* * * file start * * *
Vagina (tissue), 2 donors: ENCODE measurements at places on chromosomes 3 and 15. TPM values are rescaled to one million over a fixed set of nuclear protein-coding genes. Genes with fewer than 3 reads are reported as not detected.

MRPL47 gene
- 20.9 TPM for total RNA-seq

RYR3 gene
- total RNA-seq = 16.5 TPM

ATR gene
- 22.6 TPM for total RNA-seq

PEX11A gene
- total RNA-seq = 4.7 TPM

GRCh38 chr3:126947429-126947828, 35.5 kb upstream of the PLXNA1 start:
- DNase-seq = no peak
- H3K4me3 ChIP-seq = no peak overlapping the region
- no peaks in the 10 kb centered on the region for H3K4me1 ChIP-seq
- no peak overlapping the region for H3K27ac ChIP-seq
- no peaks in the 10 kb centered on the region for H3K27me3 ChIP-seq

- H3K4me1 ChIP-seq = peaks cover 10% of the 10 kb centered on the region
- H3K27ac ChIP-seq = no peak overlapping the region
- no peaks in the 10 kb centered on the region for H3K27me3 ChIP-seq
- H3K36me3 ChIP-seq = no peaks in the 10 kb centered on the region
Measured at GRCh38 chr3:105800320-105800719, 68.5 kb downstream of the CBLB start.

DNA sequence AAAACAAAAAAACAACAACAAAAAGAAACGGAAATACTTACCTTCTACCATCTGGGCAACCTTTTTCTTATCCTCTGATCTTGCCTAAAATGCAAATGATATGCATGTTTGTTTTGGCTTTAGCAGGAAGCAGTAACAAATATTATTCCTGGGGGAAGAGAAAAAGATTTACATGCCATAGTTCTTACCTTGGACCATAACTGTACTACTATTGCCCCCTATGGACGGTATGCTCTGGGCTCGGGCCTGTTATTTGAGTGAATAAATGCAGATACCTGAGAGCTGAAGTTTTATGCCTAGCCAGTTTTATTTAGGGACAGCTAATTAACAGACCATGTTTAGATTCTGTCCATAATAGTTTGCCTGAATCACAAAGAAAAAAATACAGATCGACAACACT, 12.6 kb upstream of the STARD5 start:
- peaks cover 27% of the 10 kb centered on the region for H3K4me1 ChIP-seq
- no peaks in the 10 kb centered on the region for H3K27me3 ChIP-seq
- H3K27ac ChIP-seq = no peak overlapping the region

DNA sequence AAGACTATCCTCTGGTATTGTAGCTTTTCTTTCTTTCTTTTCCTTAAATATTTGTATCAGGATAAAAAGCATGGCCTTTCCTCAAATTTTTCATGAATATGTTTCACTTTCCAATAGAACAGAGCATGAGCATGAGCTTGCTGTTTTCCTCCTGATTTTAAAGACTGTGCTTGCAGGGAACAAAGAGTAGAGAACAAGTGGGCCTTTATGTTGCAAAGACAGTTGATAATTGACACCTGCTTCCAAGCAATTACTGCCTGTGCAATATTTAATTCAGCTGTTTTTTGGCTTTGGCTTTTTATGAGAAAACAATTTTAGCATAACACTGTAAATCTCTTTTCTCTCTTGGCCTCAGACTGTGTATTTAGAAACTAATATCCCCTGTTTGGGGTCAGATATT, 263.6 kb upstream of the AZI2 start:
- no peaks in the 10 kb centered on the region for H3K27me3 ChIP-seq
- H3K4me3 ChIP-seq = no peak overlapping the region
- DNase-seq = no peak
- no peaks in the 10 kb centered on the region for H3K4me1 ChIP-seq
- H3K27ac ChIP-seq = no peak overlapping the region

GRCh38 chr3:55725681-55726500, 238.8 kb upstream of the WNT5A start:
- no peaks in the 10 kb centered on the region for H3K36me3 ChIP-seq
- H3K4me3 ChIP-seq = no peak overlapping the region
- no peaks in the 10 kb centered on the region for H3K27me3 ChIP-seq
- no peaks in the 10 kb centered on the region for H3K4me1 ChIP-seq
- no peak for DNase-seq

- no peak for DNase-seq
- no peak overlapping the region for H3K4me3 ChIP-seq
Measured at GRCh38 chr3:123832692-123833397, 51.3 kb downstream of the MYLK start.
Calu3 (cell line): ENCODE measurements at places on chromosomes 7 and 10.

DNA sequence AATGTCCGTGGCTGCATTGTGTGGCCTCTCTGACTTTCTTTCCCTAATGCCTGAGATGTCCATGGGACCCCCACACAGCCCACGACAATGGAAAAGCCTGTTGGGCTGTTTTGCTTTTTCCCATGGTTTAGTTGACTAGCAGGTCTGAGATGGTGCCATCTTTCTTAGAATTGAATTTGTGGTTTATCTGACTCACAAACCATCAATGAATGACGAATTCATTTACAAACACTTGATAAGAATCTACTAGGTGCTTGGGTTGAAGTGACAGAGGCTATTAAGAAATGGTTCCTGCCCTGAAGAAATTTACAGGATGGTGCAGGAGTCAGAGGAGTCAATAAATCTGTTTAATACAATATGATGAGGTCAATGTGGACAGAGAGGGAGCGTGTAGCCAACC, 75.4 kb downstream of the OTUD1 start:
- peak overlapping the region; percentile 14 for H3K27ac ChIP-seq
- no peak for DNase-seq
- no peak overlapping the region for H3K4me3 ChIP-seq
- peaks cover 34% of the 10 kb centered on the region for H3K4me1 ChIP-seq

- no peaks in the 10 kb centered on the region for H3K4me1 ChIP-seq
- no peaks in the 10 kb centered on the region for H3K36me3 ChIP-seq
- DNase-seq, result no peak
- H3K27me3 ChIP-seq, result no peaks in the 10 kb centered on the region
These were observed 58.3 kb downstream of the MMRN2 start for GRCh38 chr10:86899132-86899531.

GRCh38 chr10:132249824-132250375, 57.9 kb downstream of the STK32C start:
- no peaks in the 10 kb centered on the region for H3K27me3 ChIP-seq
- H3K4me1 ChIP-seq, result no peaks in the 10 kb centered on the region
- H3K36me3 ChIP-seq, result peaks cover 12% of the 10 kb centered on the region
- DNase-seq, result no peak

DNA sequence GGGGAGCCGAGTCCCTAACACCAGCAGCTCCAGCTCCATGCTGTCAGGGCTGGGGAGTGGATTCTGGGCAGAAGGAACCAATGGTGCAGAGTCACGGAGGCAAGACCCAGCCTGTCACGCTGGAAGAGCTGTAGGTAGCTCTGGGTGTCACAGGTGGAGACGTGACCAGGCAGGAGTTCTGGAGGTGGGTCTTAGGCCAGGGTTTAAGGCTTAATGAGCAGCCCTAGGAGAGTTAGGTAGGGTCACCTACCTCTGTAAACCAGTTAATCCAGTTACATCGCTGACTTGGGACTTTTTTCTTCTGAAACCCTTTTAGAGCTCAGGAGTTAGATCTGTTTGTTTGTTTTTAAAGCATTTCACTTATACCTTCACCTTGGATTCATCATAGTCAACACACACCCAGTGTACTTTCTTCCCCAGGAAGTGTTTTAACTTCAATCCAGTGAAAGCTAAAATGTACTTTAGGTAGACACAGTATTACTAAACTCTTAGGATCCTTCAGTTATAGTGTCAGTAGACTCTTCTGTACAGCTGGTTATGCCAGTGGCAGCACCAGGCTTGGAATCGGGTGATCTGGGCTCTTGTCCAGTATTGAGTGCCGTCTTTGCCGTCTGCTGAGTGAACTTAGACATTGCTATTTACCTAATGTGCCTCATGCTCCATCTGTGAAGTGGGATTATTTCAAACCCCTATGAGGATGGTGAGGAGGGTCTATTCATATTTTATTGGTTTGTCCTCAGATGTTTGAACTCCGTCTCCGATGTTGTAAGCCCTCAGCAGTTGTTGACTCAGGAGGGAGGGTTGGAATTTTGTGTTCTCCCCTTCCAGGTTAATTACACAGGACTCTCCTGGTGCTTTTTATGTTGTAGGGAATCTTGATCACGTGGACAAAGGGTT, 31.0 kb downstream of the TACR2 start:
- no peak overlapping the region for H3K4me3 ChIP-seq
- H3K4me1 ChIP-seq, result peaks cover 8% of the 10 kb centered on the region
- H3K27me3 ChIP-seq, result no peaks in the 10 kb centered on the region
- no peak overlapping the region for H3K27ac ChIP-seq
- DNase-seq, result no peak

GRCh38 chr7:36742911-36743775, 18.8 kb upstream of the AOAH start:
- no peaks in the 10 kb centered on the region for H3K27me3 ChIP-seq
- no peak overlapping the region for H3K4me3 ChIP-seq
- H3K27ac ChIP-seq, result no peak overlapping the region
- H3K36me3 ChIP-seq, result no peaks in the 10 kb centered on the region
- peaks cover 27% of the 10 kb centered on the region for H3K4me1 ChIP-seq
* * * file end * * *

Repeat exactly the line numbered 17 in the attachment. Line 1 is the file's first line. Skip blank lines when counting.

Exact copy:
- H3K27ac ChIP-seq = no peak overlapping the region